No matter what, I’ll never have it said that I didn’t think this was a blast. This is as much fun as the first one, even if it isn’t as good. Beware ahead, spoilers abound!
James Gunn has returned to us with yet another fun, exciting, and even emotional Guardians of the Galaxy film. You won’t have more fun with a Marvel movie, that’s what he’s proving. Just from our opening scene we’re given adorable Baby Groot dancing his way through a fight scene, a large and gnashing creature behind him. Everyone gets their moment right off the bat. Drax gonna Drax, Star Lord gonna Star Lord, etc., and the cast still shines with fun and dynamic chemistry. The snarky, sarcastic tone of Marvel films has started to get old with the last few movies but this is one where it fits the characters and directorial style perfectly, enhancing it rather than forcing the film to be fun.
We’re given a treat in the form of Kurt Russell this time around. Additions and expansions to the main group, as well as a separation of characters, is necessary in well-executed sequels. Kurt Russell plays Ego, a living planet that creates avatars that look like aged 80’s action stars. The most recent avatar goes to collect his son, Peter Quill (Chris Pratt) and takes along Mantis (Pom Klementieff) to keep him relaxed.
Her powers are something I was unfamiliar with going into the film and seeing that…well, she’s kind of an empath mixed with a living roofie/antidepressant was interesting. I think she was ultimately underutilized and would love to see more of her in Vol. 3, but for what we got there was a ton to like in this new character. One of the things they really played up was the super-literal interaction with Drax (Dave Bautista) as a way to build not only her character but also a friendship. I like the two of them and hope we get more from them in the future.
Now let’s get to some things that I have both a lot of love for and a lot of issues with – Yondu and Ego.
This film was clearly aimed at making a Swan Song out of Yondu’s character arc, the interactions with virtually everyone around him used to build him in a way that the first film just didn’t. This isn’t to say that he was anything but the best part of the film, because he definitely is. Rather, it just felt that in a story about all of these characters dealing with their respective issues Yondu got extra attention.
A for instance – Nebula and Gamorra. These two have had a conflict brewing since the first film and we finally get their talk, the bit of sisterly assaults and affection that was necessary at this point. But because we’re spending most of our film with Yondu or with Peter and Ego the girls get lost in the mix. The same with Rocket to a degree, as well as Drax and Mantis. While in the first film we got a balance of emotional drama with each character (Rocket’s scene discussing his origin is heartbreaking in that one) this film fails on that point, making instead a movie about fathers and sons but still trying to bring everyone else to the forefront and making a jumbled mess out of parts of the plot. The characters get lost in the thematics despite having screen time because in the end it just isn’t enough for anyone but Yondu, Peter, and Ego.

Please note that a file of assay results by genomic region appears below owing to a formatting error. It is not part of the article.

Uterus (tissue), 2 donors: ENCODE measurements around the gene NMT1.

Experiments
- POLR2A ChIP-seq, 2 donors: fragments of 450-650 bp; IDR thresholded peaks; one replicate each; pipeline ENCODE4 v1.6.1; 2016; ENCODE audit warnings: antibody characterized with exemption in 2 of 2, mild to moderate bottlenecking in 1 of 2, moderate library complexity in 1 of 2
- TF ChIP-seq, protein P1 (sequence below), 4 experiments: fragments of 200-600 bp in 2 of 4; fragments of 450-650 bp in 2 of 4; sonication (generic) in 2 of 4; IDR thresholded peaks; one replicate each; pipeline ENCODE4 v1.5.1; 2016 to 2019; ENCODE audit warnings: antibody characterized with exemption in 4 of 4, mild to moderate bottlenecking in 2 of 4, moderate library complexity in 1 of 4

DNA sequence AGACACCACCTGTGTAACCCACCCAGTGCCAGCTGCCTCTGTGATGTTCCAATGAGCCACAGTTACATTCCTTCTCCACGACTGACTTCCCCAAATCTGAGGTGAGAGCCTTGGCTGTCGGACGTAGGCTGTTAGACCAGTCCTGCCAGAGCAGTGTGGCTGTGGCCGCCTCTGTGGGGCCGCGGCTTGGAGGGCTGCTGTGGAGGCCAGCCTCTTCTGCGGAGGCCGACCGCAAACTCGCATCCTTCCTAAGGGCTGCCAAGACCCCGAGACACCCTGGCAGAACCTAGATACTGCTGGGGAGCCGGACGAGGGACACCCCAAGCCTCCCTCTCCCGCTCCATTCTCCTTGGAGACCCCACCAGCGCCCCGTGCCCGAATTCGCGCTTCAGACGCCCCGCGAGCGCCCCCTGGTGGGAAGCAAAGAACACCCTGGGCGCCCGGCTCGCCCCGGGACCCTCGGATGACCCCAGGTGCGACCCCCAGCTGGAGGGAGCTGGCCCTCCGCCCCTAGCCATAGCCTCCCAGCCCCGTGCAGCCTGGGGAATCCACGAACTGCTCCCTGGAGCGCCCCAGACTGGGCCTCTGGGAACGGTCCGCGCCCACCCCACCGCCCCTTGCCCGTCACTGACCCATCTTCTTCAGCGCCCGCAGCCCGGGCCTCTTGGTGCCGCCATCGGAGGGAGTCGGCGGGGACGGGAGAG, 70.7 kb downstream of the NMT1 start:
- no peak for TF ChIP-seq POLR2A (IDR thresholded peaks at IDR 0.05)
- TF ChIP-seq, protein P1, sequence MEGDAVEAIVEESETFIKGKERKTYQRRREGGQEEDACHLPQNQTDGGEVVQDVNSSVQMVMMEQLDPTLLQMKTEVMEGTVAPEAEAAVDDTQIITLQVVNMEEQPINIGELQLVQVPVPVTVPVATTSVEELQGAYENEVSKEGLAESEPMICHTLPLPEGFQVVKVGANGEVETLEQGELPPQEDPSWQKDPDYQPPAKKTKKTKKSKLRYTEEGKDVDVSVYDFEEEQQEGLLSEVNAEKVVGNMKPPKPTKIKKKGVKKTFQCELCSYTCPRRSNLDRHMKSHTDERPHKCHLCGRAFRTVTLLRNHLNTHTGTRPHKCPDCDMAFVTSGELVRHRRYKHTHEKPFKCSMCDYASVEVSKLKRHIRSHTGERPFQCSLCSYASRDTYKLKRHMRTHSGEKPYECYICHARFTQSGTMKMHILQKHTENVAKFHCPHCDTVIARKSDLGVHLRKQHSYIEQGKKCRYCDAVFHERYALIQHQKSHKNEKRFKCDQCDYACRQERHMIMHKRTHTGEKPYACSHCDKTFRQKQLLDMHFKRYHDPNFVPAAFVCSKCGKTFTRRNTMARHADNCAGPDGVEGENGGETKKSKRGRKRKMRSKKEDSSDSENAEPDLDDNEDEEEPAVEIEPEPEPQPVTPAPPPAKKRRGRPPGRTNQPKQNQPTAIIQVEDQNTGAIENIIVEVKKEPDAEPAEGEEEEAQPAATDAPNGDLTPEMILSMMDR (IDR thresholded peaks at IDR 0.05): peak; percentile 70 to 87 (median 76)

Except Baby Groot. He doesn’t get an arc or a thing to do outside of being adorable, and it works really well.
Ego himself stays excellent throughout the film but about 3/4 of the way through he’s revealed to be the villain. This bothers me because there was only two lines of foreshadowing and other than that it just pops up. Comics fans might have anticipated it, but for a casual viewer it’ll seem like a bit of a hard left turn. This is one of my only other major problems in the film. For all of the time Gunn spent writing a film about fathers, sons, and the complexity of their relationship…he could have put a bit more effort into building a villain. Once Ego disappears back into the planet his lack of presence is felt and the Guardians are just…trying to blow up a world. There’s no one to bounce off of for a solid twenty minutes, and even when he comes back and there is we are given a bit of a tonal miscalculation with Quill fighting him as Pac Man. Don’t get me wrong, I laughed my ass off, but it was just a weird gag in a heavier moment, a climactic moment. Ego had only just returned to be villainous and we lost out on what he could have been.
I will say the soundtrack is once again a central part of the film and an incredible mix. It doesn’t have the impact of the soundtrack of the first one, but it definitely works. There’s just no “ooga chakka” to latch onto, to make us sing it and have it stuck in our heads. Outside of that it’s an incredible mix of music (any excuse to listen to “Fox on the Run” is a great one).
At the end of this whole thing you’ll roll your eyes at all of the end-credits stingers (there’s 5, good god) but it’s a fun film that really does manage to invoke the feel of the first film while building on at least a couple of the characters. You’ll feel it when something bad goes down and it’s because Gunn has spent the time he needs to make sure we do, to give us that emotional gravitas despite it taking away from other things. Overall this is a bit more than your average Marvel film and the Guardians movies still manage to stand apart, being something all their own and exciting to see. More Marvel films could learn from this example, to break the formula and be more daring. James Gunn is doing a fun thing and a necessary thing, and it still works like a charm.